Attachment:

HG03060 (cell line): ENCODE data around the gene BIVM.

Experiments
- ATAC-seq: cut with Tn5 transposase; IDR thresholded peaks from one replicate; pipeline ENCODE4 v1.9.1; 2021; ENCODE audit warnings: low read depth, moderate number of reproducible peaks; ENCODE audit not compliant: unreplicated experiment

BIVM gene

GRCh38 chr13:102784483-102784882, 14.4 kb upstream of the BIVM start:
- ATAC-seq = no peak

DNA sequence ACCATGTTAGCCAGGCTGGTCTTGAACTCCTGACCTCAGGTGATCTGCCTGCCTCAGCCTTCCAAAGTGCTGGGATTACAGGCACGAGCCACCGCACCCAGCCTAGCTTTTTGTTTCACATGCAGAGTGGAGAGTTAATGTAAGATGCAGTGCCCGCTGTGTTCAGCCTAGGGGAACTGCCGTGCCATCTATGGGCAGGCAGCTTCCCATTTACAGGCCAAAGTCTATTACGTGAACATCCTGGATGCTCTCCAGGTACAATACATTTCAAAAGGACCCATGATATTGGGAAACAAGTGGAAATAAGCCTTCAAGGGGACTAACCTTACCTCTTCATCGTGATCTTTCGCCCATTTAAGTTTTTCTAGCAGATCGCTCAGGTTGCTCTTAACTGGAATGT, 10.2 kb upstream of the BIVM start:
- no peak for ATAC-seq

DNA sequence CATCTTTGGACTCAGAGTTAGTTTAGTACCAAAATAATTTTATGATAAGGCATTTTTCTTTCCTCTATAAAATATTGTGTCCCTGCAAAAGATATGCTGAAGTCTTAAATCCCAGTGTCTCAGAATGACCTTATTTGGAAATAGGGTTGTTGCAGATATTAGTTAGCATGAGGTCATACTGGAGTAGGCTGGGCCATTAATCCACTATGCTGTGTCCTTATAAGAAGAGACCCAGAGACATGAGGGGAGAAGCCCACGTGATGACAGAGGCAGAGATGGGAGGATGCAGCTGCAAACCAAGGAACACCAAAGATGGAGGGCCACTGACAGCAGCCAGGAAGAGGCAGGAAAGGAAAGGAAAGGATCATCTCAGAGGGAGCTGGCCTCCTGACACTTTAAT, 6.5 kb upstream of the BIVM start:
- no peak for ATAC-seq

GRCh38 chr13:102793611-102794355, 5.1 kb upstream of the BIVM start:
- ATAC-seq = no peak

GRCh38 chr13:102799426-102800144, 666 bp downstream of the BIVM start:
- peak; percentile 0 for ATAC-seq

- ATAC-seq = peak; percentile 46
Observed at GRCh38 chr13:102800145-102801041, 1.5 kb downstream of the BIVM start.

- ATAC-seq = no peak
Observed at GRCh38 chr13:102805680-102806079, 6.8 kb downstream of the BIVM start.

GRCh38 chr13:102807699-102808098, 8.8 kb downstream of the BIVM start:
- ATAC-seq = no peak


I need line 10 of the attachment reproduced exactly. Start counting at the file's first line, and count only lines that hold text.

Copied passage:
- no peak for ATAC-seq